We’re polarized over political tribalism. We’re separated by our doctrines. We’re scattered apart by our differences.
It’s nothing new, but at least there was a time when our leaders would fight for unity and work hard to mend wounds and heal the divide.
Not much anymore.
I spent a few weekends last year speaking at churches in Texas and California hoping to speak to our division and work at restoring unity in the Body of Christ.
Sadly, only a handful of churches were interested in having this sort of dialog.
Now all I can see is a Church that is moving farther and farther apart, without much hope for reconciliation between brothers and sisters in Christ.
If we look at the epistles of Paul in the New Testament we’ll see that divisions were a problem even at the earliest stages of the Christian faith.
Christians in Corinth divided over which Apostle they favored. Christians in Rome were divided over Sabbath observation. Some wanted to eat only vegetables. Others thought it was ok to eat meat. Still others felt it was wrong to eat meat sacrificed to idols.
Here’s what I find fascinating in these examples: Paul never urged these Christians to find unity in agreement over these various disagreements. Not at all. He in fact famously said: “let everyone be convinced in their own mind” over these issues. Yet, Paul urged them to fight for unity as brothers and sisters in Christ.
So, here’s what that means for us: Unity isn’t dependent upon agreement. Unity is all about our oneness in Christ.
See, today, we have accepted the false notion that unity is all about agreement. If we agree then we have unity. But this isn’t the case. Because, as we can see from the examples of the early Church, agreement isn’t really possible.
Why? Because Christians are always going to have different opinions and perspectives. We’re human. This is how we’re wired. Paul doesn’t even make any attempt to get these people to all agree about which view is “True” or which opinion is “Right.” Instead, he reminds them of what unites them in the first place: Christ!
He asks the divided Christians in Corinth: “Was Appollos crucified for you? Did Peter rise from the dead for you?”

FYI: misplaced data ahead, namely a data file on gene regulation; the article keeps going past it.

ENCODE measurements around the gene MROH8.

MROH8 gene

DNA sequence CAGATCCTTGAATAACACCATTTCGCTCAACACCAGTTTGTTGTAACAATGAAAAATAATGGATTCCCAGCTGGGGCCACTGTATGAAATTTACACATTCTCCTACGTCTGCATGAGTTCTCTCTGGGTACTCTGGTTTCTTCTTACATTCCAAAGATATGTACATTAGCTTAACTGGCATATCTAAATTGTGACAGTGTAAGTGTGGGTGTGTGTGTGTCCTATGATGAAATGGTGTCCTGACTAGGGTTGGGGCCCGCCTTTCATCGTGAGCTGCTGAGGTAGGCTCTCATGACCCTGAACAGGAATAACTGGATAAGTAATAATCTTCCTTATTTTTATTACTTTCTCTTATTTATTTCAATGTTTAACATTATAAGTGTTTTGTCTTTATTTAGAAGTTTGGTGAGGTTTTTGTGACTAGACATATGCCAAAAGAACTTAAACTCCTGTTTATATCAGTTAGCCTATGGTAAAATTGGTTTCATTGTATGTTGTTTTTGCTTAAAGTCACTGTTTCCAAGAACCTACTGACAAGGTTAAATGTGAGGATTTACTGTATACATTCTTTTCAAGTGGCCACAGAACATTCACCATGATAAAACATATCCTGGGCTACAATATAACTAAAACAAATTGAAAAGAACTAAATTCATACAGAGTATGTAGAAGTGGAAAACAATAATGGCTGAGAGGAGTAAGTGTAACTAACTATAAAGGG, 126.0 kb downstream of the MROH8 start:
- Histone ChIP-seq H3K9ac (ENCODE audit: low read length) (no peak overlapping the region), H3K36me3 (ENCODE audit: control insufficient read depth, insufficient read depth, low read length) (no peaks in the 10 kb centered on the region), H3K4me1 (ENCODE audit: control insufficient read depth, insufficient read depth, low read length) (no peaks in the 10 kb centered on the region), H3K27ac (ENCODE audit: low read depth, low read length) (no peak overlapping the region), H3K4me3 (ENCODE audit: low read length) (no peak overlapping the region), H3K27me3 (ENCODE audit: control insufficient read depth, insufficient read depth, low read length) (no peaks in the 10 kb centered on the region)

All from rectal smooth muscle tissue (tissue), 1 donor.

And, of course, the answer is “No”, but the question points to a larger reality – Christ is what we all agree on.
So, when Christ is our center and our focus, we have unity.
The minute we place anything else at the center of our focus – boom – instant division.
If we could get back to this simple truth – the idea that our unity is in Christ and that it’s ok to have fellowship with people who aren’t exactly like us – then maybe we can see our way back to a place of unity.
But, based on what I’ve seen so far, we just seem really addicted to being “right” and proving that others are “wrong” and our allegiance and loyalty is more to our particular tribe than to Christ.
Still, I have to hold out hope that one day, maybe someday soon, we just might wake up from our narrow-minded insistence on agreement and shift over to an open-minded embrace of unity based on our shared love of Christ.
Here’s to hope.
Are you interested in seeking unity in your Church? If so, I invite you to register for “United We Stand:Healing Our Political Divide” – a 3 week course through BeADisciple.com that I’m teaching online. Classes start Monday, Feb. 10. REGISTER HERE>
Keith Giles was formerly a licensed and ordained minister who walked away from organized church 11 years ago, to start a home fellowship that gave away 100% of the offering to the poor in the community. Today, He and his wife have returned to El Paso, TX after 25 years, as part of their next adventure. They hope to start a new house church very soon.
Want Keith to come speak at your church or in your home town? Send an invitation HERE